Activation of Xenopus genes required for lateral inhibition and neuronal differentiation during primary neurogenesis

Naoko Koyano-Nakagawa, Daniel Wettstein, Chris Kintner

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65 Scopus citations


XNGN-1, a member of the neurogenin family of basic helix-loop-helix proteins, plays a critical role in promoting neuronal differentiation in Xenopus embryos. When ectopically expressed, XNGN-1 induces the expression of a set of genes required for neuronal differentiation such as XMyT1 and NeuroD. At the same time, however, XNGN-1 induces the expression of genes that antagonize neuronal differentiation by a process called lateral inhibition. Here, we present evidence that XNGN-1 activates the expression of genes required for differentiation and lateral inhibition by recruiting transcriptional coactivators p300/CBP (CREB-binding protein) or PCAF (p300/CBP-associated protein), both of which contain histone acetyltransferase (HAT) activity. Significantly, transcriptional activation of the genes in the lateral inhibitory pathway is less dependent on the HAT activity than is the activation of the genes that mediate differentiation. We propose that this difference enables the genes in the lateral inhibition pathway to be induced prior to the genes that promote differentiation, thus enabling lateral inhibition to establish a negative feedback loop and restrict the number of cells undergoing neuronal differentiation.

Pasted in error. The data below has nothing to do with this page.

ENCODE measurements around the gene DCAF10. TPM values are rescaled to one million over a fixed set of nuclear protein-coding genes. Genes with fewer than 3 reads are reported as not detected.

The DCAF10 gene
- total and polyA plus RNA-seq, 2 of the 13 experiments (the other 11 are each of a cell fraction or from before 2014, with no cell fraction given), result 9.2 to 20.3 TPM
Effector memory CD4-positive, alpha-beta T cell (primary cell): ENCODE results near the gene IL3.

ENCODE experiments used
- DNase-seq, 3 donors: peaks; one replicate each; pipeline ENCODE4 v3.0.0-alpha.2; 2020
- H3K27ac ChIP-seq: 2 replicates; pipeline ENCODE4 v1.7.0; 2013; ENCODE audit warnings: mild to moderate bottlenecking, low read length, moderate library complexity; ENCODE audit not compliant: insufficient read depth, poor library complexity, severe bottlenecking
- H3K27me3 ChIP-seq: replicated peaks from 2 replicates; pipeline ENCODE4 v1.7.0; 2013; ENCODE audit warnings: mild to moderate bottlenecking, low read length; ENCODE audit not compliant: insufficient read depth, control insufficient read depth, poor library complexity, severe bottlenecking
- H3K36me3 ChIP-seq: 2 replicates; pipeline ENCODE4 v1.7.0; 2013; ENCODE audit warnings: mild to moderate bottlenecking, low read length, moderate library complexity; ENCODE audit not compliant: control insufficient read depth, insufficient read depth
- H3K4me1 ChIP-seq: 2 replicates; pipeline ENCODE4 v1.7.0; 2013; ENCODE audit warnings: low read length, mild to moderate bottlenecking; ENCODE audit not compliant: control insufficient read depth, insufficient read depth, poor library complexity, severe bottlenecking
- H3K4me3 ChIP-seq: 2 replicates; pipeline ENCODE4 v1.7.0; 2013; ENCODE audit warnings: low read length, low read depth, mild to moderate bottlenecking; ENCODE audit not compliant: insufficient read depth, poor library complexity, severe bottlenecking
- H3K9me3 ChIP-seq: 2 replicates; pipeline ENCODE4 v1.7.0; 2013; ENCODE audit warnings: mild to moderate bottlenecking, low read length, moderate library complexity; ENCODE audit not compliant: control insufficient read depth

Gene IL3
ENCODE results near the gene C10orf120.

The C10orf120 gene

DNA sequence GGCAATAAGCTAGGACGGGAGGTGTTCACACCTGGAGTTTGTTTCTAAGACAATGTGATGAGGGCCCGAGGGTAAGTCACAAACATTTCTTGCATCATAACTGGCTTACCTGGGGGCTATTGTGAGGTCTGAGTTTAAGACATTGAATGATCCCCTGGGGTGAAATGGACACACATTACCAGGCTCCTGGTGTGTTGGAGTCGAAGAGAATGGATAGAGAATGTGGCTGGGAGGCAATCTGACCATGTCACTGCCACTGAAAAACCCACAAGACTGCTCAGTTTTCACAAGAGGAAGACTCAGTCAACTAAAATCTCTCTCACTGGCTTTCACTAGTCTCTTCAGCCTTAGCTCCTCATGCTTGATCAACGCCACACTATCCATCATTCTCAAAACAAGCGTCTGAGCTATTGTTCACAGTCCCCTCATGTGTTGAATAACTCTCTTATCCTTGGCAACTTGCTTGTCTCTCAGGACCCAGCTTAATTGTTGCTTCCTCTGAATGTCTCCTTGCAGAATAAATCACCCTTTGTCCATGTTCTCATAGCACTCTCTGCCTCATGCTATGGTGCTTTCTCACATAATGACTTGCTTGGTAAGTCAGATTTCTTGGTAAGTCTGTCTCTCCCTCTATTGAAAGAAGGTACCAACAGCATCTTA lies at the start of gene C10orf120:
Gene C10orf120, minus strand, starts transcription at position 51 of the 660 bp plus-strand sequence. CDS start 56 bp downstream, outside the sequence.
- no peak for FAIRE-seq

Original languageEnglish (US)
Pages (from-to)327-339
Number of pages13
JournalMolecular and Cellular Neurosciences
Issue number4-5
StatePublished - Oct 1999

Bibliographical note

Funding Information:
The authors thank Drs. G. Deblandre, M. Goulding, Y. Nakagawa, and A. Bang for comments on the manuscript. The work reported here was supported in part by the Naito Foundation and the Human Frontier Science Program (N.K.-N.), the American Heart Association (D.A.W.), and a grant from the NIH (C.K.).


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